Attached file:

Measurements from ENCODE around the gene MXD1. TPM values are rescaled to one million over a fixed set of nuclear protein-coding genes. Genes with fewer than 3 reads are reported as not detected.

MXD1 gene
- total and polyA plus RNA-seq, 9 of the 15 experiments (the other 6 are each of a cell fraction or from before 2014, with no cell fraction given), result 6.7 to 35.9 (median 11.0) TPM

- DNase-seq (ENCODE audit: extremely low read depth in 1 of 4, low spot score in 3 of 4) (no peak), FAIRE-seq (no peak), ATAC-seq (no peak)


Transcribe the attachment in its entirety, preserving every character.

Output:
Measurements from ENCODE around the gene MXD1. TPM values are rescaled to one million over a fixed set of nuclear protein-coding genes. Genes with fewer than 3 reads are reported as not detected.

MXD1 gene
- total and polyA plus RNA-seq, 9 of the 15 experiments (the other 6 are each of a cell fraction or from before 2014, with no cell fraction given), result 6.7 to 35.9 (median 11.0) TPM

- DNase-seq (ENCODE audit: extremely low read depth in 1 of 4, low spot score in 3 of 4) (no peak), FAIRE-seq (no peak), ATAC-seq (no peak)